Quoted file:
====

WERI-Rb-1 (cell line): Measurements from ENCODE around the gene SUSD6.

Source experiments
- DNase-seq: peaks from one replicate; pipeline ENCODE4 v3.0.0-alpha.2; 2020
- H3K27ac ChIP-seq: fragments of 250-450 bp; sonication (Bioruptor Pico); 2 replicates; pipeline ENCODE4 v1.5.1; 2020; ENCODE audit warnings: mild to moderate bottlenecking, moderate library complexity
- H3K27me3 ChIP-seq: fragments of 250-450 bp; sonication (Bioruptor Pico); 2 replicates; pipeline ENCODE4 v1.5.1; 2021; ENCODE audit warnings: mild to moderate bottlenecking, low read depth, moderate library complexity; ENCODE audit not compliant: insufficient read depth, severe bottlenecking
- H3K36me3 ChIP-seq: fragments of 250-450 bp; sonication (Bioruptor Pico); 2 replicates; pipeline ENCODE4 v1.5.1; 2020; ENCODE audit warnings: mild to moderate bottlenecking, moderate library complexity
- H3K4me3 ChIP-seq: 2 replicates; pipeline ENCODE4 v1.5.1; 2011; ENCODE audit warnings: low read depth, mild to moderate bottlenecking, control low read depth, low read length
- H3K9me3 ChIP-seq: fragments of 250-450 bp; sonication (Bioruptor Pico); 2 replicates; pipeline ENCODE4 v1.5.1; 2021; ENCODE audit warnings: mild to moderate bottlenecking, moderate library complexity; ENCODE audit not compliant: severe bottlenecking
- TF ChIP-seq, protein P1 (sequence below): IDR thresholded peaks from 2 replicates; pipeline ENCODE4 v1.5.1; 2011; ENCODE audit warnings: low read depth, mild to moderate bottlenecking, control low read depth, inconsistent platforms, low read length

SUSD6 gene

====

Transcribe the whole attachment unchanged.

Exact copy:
WERI-Rb-1 (cell line): Measurements from ENCODE around the gene SUSD6.

Source experiments
- DNase-seq: peaks from one replicate; pipeline ENCODE4 v3.0.0-alpha.2; 2020
- H3K27ac ChIP-seq: fragments of 250-450 bp; sonication (Bioruptor Pico); 2 replicates; pipeline ENCODE4 v1.5.1; 2020; ENCODE audit warnings: mild to moderate bottlenecking, moderate library complexity
- H3K27me3 ChIP-seq: fragments of 250-450 bp; sonication (Bioruptor Pico); 2 replicates; pipeline ENCODE4 v1.5.1; 2021; ENCODE audit warnings: mild to moderate bottlenecking, low read depth, moderate library complexity; ENCODE audit not compliant: insufficient read depth, severe bottlenecking
- H3K36me3 ChIP-seq: fragments of 250-450 bp; sonication (Bioruptor Pico); 2 replicates; pipeline ENCODE4 v1.5.1; 2020; ENCODE audit warnings: mild to moderate bottlenecking, moderate library complexity
- H3K4me3 ChIP-seq: 2 replicates; pipeline ENCODE4 v1.5.1; 2011; ENCODE audit warnings: low read depth, mild to moderate bottlenecking, control low read depth, low read length
- H3K9me3 ChIP-seq: fragments of 250-450 bp; sonication (Bioruptor Pico); 2 replicates; pipeline ENCODE4 v1.5.1; 2021; ENCODE audit warnings: mild to moderate bottlenecking, moderate library complexity; ENCODE audit not compliant: severe bottlenecking
- TF ChIP-seq, protein P1 (sequence below): IDR thresholded peaks from 2 replicates; pipeline ENCODE4 v1.5.1; 2011; ENCODE audit warnings: low read depth, mild to moderate bottlenecking, control low read depth, inconsistent platforms, low read length

SUSD6 gene